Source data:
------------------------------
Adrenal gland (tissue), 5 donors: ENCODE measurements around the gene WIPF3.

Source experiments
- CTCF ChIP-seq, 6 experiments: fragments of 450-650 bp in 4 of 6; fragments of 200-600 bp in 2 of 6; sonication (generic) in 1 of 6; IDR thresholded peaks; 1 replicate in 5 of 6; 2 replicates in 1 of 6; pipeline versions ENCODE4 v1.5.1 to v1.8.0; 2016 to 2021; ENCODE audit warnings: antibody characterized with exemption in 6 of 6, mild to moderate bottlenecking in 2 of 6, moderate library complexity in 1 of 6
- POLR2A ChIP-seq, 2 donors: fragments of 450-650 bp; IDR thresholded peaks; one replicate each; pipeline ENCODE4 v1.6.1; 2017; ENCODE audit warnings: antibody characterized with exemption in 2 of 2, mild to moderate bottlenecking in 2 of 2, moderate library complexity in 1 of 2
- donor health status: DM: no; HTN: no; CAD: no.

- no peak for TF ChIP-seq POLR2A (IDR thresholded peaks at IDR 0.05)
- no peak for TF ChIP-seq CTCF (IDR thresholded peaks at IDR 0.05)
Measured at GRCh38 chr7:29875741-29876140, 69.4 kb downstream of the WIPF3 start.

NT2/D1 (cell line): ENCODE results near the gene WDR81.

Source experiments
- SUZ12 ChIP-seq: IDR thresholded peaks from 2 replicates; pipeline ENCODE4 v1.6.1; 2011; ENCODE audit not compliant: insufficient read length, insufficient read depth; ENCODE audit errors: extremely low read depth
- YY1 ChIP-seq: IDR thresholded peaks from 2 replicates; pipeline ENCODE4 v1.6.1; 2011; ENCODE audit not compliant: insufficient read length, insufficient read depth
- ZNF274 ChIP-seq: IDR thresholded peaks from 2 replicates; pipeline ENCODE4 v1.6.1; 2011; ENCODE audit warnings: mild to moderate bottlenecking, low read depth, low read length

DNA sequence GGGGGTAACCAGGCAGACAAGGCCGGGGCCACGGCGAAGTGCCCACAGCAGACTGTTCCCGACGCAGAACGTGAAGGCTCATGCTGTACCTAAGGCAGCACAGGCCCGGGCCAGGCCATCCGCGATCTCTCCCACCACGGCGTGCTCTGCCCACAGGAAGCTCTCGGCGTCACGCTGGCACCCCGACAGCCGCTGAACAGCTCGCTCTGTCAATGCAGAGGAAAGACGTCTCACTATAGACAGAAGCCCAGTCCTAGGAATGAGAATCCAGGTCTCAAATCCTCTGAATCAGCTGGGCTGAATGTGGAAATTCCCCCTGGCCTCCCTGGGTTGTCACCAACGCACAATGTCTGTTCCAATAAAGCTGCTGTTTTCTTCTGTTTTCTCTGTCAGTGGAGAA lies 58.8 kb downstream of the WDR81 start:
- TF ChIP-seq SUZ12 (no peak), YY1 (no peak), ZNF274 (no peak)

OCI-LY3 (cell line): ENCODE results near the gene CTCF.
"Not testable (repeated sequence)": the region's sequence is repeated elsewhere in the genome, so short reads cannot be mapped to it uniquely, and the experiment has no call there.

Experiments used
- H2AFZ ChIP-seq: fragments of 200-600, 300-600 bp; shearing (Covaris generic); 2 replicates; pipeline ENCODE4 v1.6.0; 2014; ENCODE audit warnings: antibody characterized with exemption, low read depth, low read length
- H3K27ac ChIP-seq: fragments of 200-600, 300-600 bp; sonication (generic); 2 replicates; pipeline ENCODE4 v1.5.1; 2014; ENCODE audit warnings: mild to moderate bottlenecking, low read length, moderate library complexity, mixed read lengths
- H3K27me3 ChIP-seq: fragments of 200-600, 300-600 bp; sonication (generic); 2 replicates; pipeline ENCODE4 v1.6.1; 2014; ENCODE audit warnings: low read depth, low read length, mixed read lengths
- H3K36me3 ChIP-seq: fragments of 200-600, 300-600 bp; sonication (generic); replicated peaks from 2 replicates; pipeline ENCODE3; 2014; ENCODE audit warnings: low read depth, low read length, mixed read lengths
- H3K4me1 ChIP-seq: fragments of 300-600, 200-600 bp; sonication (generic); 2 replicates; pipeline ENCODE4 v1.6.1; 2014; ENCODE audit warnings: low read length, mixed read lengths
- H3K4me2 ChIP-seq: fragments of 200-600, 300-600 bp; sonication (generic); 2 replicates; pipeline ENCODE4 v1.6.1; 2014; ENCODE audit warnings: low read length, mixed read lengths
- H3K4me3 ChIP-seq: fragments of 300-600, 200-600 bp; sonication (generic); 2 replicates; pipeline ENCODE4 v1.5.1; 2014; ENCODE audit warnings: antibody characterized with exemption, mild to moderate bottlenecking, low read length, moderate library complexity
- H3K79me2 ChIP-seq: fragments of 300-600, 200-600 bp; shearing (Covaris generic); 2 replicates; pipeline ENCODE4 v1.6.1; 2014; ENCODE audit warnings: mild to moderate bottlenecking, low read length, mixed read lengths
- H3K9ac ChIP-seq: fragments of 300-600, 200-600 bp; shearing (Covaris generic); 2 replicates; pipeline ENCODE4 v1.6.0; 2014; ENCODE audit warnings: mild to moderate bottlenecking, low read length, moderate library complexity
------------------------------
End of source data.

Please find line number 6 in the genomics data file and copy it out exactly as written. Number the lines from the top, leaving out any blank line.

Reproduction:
- no peak for TF ChIP-seq POLR2A (IDR thresholded peaks at IDR 0.05)